# How to Use Area Models to Subtract Fractions with Like Denominators

Area models are visual representations that can help students understand fraction subtraction.

## A step-by-step guide to Using Area Models to Subtract Fractions with Like Denominators

Here’s a step-by-step guide to using area models to subtract fractions with like denominators:

### Step 1: Understand the problem

Make sure you fully understand the fractions you need to subtract. For this example, let’s say we want to subtract \(\frac{5}{6} – \frac{2}{6}\).

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### Step 2: Draw the area models

Draw two rectangles of equal size to represent the two fractions you’re subtracting. Label each rectangle with its respective fraction.

### Step 3: Divide the area models

Divide each rectangle into equal parts based on the denominator. In our example, both denominators are 6, so divide each rectangle into 6 equal parts.

### Step 4: Shade the parts

Shade the parts of the area models based on the numerators. In our example, shade 5 parts of the first rectangle (\(\frac{5}{6}\)) and 2 parts of the second rectangle (\(\frac{2}{6}\)).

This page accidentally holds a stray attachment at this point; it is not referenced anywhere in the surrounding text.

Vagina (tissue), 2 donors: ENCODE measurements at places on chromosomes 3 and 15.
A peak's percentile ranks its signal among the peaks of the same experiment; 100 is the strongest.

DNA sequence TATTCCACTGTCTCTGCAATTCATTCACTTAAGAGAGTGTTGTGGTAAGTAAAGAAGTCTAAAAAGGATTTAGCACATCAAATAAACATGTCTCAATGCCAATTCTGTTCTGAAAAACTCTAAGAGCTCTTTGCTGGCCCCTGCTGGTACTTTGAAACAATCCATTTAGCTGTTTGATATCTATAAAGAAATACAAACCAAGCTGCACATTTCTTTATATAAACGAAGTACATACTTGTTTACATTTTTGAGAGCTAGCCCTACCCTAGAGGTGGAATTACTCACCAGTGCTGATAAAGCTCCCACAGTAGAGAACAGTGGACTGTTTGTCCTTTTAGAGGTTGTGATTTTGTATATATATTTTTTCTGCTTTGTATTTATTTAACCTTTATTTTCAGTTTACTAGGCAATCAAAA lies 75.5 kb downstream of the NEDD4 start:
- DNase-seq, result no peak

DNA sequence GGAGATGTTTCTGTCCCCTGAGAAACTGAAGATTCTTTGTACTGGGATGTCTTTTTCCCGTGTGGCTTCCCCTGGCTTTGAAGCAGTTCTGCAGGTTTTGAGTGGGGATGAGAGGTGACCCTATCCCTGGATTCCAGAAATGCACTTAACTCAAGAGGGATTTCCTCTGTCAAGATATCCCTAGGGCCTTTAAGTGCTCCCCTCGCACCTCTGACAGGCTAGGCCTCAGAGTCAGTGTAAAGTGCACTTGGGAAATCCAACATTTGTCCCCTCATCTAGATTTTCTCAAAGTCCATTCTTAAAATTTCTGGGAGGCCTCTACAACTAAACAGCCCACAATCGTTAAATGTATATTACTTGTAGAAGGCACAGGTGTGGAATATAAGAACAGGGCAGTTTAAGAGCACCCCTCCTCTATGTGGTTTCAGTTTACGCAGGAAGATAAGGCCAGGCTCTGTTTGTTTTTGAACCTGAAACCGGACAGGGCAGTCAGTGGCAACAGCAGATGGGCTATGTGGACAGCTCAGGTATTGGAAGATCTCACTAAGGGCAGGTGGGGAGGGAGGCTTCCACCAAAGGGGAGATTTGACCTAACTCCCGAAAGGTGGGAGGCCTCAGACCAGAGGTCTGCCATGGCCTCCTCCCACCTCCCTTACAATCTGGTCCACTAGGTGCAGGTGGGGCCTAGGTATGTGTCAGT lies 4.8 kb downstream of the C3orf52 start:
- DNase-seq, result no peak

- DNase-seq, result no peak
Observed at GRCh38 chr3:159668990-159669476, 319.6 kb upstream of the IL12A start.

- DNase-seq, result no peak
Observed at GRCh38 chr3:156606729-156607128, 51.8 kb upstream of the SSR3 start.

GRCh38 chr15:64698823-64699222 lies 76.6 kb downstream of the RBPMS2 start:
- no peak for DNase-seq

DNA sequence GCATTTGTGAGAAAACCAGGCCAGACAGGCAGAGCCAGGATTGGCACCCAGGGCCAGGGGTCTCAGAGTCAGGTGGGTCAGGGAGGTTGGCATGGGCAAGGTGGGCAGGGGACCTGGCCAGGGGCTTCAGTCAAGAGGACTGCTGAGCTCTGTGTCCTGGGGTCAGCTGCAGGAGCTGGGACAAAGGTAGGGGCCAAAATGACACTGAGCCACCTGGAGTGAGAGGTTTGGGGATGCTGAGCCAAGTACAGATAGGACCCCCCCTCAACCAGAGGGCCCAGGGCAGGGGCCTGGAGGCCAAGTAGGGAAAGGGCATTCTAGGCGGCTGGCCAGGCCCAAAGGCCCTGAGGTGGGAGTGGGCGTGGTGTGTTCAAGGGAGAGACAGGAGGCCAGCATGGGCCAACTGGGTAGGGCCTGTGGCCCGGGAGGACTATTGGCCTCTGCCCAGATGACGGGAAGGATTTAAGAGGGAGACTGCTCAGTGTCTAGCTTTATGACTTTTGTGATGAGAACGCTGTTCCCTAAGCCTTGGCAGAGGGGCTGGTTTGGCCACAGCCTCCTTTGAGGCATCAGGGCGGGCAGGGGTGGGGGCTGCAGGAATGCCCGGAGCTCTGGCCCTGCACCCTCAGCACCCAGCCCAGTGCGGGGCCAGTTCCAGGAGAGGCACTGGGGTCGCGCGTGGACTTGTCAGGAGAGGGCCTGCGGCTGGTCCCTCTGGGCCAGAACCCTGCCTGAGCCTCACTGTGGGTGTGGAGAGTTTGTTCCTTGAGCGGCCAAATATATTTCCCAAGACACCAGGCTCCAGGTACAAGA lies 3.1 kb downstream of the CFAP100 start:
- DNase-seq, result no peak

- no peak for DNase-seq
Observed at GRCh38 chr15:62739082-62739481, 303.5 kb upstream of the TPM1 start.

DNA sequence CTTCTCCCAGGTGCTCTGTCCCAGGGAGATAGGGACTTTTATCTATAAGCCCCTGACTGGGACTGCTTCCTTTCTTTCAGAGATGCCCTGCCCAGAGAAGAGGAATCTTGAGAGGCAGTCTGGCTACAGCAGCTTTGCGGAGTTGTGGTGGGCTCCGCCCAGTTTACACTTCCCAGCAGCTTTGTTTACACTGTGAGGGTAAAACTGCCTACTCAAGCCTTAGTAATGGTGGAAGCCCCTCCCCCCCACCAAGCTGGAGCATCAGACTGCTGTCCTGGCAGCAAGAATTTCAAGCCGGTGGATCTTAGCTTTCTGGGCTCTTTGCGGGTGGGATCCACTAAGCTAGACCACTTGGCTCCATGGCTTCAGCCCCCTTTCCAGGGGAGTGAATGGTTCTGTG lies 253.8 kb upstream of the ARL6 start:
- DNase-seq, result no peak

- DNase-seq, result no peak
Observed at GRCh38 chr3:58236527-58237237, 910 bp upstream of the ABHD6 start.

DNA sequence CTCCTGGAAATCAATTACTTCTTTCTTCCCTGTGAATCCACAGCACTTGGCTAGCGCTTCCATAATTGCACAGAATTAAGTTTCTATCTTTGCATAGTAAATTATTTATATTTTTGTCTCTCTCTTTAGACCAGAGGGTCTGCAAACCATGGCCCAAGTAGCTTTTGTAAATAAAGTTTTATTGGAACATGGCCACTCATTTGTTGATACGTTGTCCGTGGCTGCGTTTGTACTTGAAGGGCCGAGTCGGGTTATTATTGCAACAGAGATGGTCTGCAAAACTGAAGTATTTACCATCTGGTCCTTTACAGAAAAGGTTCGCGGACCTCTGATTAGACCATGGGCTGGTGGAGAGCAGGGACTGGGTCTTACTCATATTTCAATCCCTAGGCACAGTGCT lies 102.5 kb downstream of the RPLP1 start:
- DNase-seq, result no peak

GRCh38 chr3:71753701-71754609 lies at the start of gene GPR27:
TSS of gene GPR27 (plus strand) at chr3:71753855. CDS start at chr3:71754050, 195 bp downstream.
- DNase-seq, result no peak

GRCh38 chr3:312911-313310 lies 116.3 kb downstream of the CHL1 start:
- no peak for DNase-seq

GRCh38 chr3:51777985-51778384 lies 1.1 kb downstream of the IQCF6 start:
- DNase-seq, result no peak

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### Step 5: Align the area models

Place the second area model (\(\frac{2}{6}\)) directly above or below the first area model (\(\frac{5}{6}\)) with the shaded parts aligned.

### Step 6: Subtract the shaded parts

To subtract the fractions, remove the shaded parts of the second rectangle from the shaded parts of the first rectangle. In our example, remove 2 shaded parts (\(\frac{2}{6}\)) from the 5 shaded parts (\(\frac{5}{6}\)), leaving 3 shaded parts.

### Step 7: Write the difference as a fraction

Write the difference using the remaining number of shaded parts as the numerator and the original denominator. In our example, the difference is \(\frac{3}{6}\).

### Step 8: Simplify if necessary

- If the resulting fraction can be simplified, do so. In our example, \(\frac{3}{6}\) simplifies to \(\frac{1}{2}\).

So, using area models, we found that \(\frac{5}{6} – \frac{2}{6}= \frac{1}{2}\).

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